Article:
31 de marzo de 2013

Rozi Demant



Biography:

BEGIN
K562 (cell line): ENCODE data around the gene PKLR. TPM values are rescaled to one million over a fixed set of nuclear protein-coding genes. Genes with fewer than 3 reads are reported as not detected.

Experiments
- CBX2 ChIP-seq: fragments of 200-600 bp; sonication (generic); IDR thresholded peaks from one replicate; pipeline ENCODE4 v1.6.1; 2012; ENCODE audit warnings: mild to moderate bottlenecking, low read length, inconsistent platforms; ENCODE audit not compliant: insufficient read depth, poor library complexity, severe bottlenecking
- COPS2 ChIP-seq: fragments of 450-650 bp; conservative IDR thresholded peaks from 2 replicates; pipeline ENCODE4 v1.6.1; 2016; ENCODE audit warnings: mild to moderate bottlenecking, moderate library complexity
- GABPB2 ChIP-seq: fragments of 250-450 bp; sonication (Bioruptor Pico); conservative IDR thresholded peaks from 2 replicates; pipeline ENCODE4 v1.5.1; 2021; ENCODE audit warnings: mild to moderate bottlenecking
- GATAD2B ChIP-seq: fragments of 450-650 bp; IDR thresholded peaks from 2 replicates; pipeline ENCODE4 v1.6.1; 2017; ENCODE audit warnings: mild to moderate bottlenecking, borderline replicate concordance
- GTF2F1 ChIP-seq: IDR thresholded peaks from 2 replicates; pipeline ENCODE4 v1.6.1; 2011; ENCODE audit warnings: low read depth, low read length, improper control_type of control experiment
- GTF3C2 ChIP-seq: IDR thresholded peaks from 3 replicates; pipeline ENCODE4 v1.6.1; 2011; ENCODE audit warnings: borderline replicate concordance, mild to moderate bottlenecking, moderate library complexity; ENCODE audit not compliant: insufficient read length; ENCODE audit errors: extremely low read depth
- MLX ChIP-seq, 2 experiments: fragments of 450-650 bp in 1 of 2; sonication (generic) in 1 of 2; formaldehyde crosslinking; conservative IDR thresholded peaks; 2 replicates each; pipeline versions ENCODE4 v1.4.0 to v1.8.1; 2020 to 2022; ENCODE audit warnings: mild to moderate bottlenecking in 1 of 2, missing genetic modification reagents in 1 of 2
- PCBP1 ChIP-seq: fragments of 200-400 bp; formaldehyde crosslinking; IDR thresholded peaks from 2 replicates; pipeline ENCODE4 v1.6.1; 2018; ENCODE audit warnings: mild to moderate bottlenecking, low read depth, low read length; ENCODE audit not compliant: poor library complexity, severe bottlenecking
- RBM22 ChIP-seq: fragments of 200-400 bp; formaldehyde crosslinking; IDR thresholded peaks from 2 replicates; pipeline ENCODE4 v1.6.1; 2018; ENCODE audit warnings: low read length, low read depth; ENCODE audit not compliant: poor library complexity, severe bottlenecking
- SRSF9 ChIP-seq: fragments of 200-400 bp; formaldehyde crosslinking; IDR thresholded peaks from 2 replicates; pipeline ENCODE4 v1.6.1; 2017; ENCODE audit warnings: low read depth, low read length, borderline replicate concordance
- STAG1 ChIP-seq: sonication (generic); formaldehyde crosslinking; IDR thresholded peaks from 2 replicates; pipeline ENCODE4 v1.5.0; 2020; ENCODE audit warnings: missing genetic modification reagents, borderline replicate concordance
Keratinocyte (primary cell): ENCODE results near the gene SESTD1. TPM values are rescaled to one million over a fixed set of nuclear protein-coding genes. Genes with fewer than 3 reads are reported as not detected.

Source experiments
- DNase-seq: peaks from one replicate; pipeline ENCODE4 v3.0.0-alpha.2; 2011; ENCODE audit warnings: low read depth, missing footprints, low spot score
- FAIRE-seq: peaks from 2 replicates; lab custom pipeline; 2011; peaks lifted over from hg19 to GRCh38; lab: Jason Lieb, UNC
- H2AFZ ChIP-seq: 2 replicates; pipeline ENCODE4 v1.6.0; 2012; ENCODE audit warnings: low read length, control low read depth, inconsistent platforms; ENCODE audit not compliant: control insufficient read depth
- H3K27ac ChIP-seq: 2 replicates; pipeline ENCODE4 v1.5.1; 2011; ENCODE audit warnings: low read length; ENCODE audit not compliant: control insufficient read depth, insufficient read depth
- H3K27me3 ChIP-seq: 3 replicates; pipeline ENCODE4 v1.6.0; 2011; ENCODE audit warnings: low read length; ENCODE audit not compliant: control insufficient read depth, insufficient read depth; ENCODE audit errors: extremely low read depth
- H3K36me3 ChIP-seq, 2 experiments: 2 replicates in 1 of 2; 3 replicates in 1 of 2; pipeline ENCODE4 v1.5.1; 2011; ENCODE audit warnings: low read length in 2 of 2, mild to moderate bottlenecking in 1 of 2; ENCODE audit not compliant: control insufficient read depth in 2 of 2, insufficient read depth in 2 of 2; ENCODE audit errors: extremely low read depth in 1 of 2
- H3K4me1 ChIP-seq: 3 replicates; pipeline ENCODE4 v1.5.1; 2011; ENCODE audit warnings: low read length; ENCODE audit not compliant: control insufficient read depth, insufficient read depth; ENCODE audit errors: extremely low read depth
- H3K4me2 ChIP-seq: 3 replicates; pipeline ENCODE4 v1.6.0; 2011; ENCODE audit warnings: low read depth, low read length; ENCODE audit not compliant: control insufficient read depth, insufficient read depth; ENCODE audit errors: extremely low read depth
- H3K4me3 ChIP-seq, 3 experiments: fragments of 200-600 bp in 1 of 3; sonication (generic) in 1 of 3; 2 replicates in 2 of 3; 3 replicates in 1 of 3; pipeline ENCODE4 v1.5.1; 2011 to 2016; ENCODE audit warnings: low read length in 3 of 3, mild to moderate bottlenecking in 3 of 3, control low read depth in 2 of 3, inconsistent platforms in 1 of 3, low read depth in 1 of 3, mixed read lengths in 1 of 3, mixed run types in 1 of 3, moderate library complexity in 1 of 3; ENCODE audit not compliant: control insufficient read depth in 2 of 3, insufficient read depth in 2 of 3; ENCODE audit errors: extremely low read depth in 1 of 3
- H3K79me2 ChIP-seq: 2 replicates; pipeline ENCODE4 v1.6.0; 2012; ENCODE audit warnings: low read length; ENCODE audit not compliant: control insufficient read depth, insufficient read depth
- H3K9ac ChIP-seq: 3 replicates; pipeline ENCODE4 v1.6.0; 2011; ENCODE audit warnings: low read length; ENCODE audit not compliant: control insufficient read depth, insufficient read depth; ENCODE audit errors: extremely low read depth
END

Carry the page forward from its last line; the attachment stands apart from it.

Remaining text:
Rozi Demant paintings refer to representation surrealism, a genre championed by Dali and Magritte, whose philosophies encouraged the depiction of fantasy and dreamlike scenarios. As a self taught artist, however, Demant's imagery is gleaned entirely from her own imagination. Rozi Demant created no small amount of controversy and sensation by being one of the few New Zealand artists to experience 5 sell out shows in succession since her first solo show in 2002 at age 17. It has taken Demant almost 2 years to complete her latest exhibition of seven works which will be exhibited in California. In marked contrast to the hype surrounding her work, Demant herself is shy and reclusive, working out of her studio in the small town of Whakatane. When asked to speak about her work, she is reserved. Upon closer inspection, it becomes apparent as to why she is so reticent. It is probable that her work is deeply personal. The sole female protagonist in her paintings bears a striking resemblance to the artist - it cannot be ignored that her paintings are a possible reflection of herself. Demant comments on her secrecy, "To talk about my paintings feels like I am exposing too much of myself, this is something I can’t and won’t do.” She is also adamant that although her work is highly symbolic, she wants viewers to interpret its meaning for themselves. Just like the Surrealist paintings of Picasso, Dali and Magritte (whom she cites as inspirations), much is left to the realms of the imagination and the subconscious. This is something which is important to Demant, as she feels that her work is better left to private contemplation in order to retain its particular mystery.... Demant’s surrealized women, who possess something of Modigliani’s style in their appearance, reside in dark, opulent, fantasy worlds. Her work continues to become more detailed and the mastery of her medium is apparent with each new body of work. This confidence is manifested in more intrepid subjects and imaginative narratives. Although her work has always been erotic through its use of burlesque-type characters dressed in revealing corsetry, in Lovebirds, her work has become more overtly sexual. Demant has introduced a white-haired character who adopts feline-like poses on the end of a chain, presided over by her captive - a somber dark-haired woman in gothic dress. The introduction of this character is decidedly different from her previous work which contained only one repeated female protagonist. Whereas in earlier works, the main character still retained childlike qualities, these new paintings are undeniably of mature women. Although sexually provocative, Demant’s women always retain the elegance and poise of a balancing ballerina. Their elongated legs and exaggerated female proportions lend them a vulnerability and innocence that belies their sexual, sometimes tortured behavior. The Amaranthus Caudates (Loves Lies Bleeding flower) is still prominent in this series - it’s vivid blood-red hue suffusing the rich color palate of the works. There is tension between captor and captive, with the viewer left unsure as to who plays which role. In some paintings, the lonely, unobtainable protagonist purges cages from her mouth; while in others she holds them in her hand, confident, assertive, holding the feline characters captive. Demant is continually inventive and maybe in each series there are aspects of herself that she is tentatively exposing, or as of yet, unwilling to free. Although Demant’s work draws comparisons with Pop Surrealism, she continues to be wholly unique and idiosyncratic in her approach. There is a subtlety and delicacy to her work that is clearly her own. Demant’s singular talent, coupled with her position as somewhat of an outsider, allows her work to remain distinctive and unclassifiable. As a result, her work continues to show great promise and is gifted with a rare, enigmatic and captivating beauty. Demants exhibition opens on the 19th July 2008 at Tarryn Teresa Gallery in Santa Monica, California. Giclee prints of the exhibition will also be on show at the Warwick Henderson Gallery from Tuesday 22 September until 1 August, 2008.

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